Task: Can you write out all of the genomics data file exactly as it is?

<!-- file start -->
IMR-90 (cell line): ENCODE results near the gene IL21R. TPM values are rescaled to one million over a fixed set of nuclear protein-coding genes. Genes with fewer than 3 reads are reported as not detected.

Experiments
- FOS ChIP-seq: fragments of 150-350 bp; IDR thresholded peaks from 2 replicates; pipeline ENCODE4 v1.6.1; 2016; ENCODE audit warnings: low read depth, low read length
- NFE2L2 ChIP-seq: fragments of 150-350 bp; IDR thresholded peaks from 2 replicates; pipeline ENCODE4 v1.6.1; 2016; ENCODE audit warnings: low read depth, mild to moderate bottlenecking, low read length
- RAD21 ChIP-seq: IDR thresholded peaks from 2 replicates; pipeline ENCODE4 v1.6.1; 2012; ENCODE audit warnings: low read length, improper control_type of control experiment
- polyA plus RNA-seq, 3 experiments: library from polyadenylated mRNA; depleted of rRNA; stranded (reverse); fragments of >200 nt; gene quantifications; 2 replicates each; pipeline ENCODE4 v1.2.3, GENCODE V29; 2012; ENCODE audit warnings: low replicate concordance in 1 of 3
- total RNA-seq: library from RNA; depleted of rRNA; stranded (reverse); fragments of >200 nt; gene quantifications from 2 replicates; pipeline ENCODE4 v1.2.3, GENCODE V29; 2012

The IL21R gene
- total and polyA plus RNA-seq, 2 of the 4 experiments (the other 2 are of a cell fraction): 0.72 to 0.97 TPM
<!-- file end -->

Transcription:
IMR-90 (cell line): ENCODE results near the gene IL21R. TPM values are rescaled to one million over a fixed set of nuclear protein-coding genes. Genes with fewer than 3 reads are reported as not detected.

Experiments
- FOS ChIP-seq: fragments of 150-350 bp; IDR thresholded peaks from 2 replicates; pipeline ENCODE4 v1.6.1; 2016; ENCODE audit warnings: low read depth, low read length
- NFE2L2 ChIP-seq: fragments of 150-350 bp; IDR thresholded peaks from 2 replicates; pipeline ENCODE4 v1.6.1; 2016; ENCODE audit warnings: low read depth, mild to moderate bottlenecking, low read length
- RAD21 ChIP-seq: IDR thresholded peaks from 2 replicates; pipeline ENCODE4 v1.6.1; 2012; ENCODE audit warnings: low read length, improper control_type of control experiment
- polyA plus RNA-seq, 3 experiments: library from polyadenylated mRNA; depleted of rRNA; stranded (reverse); fragments of >200 nt; gene quantifications; 2 replicates each; pipeline ENCODE4 v1.2.3, GENCODE V29; 2012; ENCODE audit warnings: low replicate concordance in 1 of 3
- total RNA-seq: library from RNA; depleted of rRNA; stranded (reverse); fragments of >200 nt; gene quantifications from 2 replicates; pipeline ENCODE4 v1.2.3, GENCODE V29; 2012

The IL21R gene
- total and polyA plus RNA-seq, 2 of the 4 experiments (the other 2 are of a cell fraction): 0.72 to 0.97 TPM